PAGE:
If that sounds like too much trouble, though, and if you only plan to use this API for automated testing, then you can run Chrome with the --disable-web-security flag. (At your own risk, of course!) Note, though, that measuring memory currently doesn’t work in headless mode.

Of course, this API also doesn’t give you a great level of granularity. You won’t be able to figure out, for instance, that React takes up X number of bytes, and Lodash takes up Y bytes, etc. A/B testing may be the only effective way to figure that kind of thing out. But this is still much better than the older tooling we had for measuring memory (which is so flawed that it’s really not even worth describing).

Disk usage

Limiting disk usage is most important in web application scenarios, where it’s possible to reach browser quota limits depending on the amount of available storage on the device. Excessive storage usage can come in many forms, such as stuffing too many large images into the ServiceWorker cache, but JavaScript can add up too.

You might think that the disk usage of a JavaScript module is a direct correlate of its bundle size (i.e. the cost of caching it), but there are some cases were this isn’t true. For instance, with my own emoji-picker-element, I make heavy use of IndexedDB to store the emoji data. This means I have to be cognizant of database-related disk usage, such as storing unnecessary data or creating excessive indexes.

Screenshot of Chrome DevTools Application tab under "Clear Storage" which a pie chart showing megabytes taken up in Cache Storage as well as IndexedDB, and a button saying "Clear Storage"

The Chrome DevTools has an “Application” tab which shows the total storage usage for a website. This is pretty good as a first approximation, but I’ve found that this screen can be a little bit inconsistent, and also the data has to be gathered manually. Plus, I’m interested in more than just Chrome, since IndexedDB has vastly different implementations across browsers, so the storage size could vary wildly.

The solution I landed on is a small script that launches Playwright, which is a Puppeteer-like tool that has the advantage of being able to launch more browsers than just Chrome. Another neat feature is that it can launch browsers with a fresh storage area, so you can launch a browser, write storage to /tmp, and then measure the IndexedDB usage for each browser.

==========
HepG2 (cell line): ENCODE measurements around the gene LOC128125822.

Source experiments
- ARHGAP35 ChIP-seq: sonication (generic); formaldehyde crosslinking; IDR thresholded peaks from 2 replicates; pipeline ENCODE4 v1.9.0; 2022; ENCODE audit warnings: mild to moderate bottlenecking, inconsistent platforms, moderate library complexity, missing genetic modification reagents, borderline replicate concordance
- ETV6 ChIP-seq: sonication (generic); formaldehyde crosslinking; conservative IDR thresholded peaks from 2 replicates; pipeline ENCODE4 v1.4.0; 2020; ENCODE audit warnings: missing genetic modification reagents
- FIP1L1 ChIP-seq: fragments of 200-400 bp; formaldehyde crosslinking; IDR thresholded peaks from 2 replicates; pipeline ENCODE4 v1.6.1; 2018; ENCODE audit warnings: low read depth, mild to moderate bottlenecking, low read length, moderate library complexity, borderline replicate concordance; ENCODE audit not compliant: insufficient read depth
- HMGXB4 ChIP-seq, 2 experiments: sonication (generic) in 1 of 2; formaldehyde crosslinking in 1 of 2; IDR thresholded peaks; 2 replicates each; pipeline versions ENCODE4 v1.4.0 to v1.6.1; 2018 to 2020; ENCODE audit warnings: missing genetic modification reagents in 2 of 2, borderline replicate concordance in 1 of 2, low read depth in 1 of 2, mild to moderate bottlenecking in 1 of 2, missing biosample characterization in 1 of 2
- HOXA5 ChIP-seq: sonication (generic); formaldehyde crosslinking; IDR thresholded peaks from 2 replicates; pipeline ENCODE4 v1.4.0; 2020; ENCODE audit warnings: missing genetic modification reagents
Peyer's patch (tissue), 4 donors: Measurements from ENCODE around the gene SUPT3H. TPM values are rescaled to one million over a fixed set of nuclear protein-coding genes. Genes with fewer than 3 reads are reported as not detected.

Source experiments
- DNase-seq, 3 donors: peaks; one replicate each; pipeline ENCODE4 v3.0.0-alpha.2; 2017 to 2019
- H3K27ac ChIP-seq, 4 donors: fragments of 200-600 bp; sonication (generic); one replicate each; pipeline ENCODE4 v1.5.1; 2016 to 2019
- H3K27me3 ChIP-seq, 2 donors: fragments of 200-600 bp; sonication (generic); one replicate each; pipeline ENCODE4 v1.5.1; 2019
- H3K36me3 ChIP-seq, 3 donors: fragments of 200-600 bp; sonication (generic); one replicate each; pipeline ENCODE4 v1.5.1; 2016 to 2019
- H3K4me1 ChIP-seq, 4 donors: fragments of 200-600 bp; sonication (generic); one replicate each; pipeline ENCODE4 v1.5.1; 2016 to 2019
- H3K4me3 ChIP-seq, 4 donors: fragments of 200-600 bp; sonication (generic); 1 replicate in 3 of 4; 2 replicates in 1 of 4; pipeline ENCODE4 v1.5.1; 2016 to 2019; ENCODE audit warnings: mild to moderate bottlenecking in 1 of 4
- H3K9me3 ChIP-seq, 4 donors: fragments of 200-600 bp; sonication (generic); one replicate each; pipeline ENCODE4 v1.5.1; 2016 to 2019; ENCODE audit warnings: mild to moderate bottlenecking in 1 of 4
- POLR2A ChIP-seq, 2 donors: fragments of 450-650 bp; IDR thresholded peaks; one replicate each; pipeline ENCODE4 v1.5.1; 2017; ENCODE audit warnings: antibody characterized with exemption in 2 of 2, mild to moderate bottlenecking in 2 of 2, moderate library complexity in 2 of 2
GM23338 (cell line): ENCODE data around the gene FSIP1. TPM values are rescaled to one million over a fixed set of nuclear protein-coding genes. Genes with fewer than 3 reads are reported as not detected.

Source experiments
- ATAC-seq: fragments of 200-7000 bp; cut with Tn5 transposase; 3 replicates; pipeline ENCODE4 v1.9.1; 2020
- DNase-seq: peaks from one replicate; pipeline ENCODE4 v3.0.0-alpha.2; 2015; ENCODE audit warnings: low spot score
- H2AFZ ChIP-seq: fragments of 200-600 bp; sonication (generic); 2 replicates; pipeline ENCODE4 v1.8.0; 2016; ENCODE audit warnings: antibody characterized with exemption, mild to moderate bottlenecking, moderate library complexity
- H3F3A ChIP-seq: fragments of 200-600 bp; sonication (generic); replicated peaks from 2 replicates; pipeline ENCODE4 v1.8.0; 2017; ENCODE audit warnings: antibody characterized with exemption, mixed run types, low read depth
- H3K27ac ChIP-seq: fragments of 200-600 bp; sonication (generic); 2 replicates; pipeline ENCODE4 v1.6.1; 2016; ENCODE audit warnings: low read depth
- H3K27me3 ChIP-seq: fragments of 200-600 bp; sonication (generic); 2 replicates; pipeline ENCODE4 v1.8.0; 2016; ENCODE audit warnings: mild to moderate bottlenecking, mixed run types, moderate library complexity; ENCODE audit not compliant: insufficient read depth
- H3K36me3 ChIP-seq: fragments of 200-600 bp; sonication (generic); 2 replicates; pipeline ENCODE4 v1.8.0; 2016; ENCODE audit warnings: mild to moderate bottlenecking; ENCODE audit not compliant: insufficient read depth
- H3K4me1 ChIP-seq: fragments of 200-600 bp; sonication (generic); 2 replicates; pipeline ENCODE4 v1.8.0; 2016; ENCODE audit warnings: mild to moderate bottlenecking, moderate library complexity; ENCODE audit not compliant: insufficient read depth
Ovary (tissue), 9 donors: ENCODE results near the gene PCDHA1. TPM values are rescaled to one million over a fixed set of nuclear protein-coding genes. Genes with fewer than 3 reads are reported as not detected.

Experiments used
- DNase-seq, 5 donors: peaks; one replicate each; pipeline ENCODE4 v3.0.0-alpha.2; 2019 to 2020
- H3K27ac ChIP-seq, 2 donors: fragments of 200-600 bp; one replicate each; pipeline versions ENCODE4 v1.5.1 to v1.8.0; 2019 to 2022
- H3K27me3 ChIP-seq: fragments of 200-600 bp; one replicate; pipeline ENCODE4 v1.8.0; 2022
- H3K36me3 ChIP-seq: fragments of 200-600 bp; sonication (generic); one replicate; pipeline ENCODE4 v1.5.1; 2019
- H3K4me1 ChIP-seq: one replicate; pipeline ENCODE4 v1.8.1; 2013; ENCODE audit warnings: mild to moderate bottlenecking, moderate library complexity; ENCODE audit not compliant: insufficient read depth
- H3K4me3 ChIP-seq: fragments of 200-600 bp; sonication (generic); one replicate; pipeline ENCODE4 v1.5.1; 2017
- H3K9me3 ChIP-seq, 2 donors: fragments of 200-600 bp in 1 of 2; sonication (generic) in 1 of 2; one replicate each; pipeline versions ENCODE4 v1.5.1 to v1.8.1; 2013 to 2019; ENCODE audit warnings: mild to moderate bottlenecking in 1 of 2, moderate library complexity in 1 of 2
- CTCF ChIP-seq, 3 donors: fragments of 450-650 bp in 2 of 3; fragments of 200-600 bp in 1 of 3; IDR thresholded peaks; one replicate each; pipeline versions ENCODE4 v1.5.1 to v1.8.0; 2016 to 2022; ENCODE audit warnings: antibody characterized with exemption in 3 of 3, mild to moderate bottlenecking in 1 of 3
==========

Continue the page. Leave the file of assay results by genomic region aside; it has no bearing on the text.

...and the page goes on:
To give you an example, here is what I get for the current version of emoji-picker-element:

Browser IndexedDB directory size
Chromium 2.13 MB
Firefox 1.37 MB
WebKit 2.17 MB

Of course, you would have to adapt this script if you wanted to measure the storage size of the ServiceWorker cache, LocalStorage, etc.

Another option, which might work better in a production environment, would be the StorageManager.estimate() API. However, this is designed more for figuring out if you’re approaching quota limits rather than performance analysis, so I’m not sure how accurate it would be as a disk usage metric. As MDN notes: “The returned values are not exact; between compression, deduplication, and obfuscation for security reasons, they will be imprecise.”


Performance is a multi-faceted thing. It would be great if we could reduce it down to a single metric such as bundle size, but if you really want to cover all the bases, there are a lot of different angles to consider.

Sometimes this can feel overwhelming, which is why I think initiatives like the Core Web Vitals, or a general focus on bundle size, aren’t such a bad thing. If you tell people they need to optimize a dozen different metrics, they may just decide not to optimize any of them.

That said, for JavaScript dependencies in particular, I would love if it were easier to see all of these metrics at a glance. Imagine if Bundlephobia had a “Nutrition Facts”-type view, with bundle size as the headline metric (sort of like calories!), and all the other metrics listed below. It wouldn’t have to be precise: the numbers might depend on the browser, the size of the DOM, how the API is used, etc. But you could imagine some basic stats around initial CPU execution time, memory usage, and disk usage that wouldn’t be impossible to measure in an automated way.

If such a thing existed, it would be a lot easier to make informed decisions about which JavaScript dependencies to use, whether to lazy-load them, etc. But in the meantime, there are lots of different ways of gathering this data, and I hope this blog post has at least encouraged you to look a little bit beyond the streetlight.

Thanks to Thomas Steiner and Jake Archibald for feedback on a draft of this blog post.

4 responses to this post.

  1. […] There’s an old story about a drunk trying to find his keys in the streetlight. Why? Well, because that’s where it’s the brightest. It’s a funny story, but also relatable, be… Read more […]


  2. Posted by Kiran K on February 26, 2021 at 9:57 AM

    An awesome article. Thanks a lot.


  3. […] JavaScript performance beyond bundle size → […]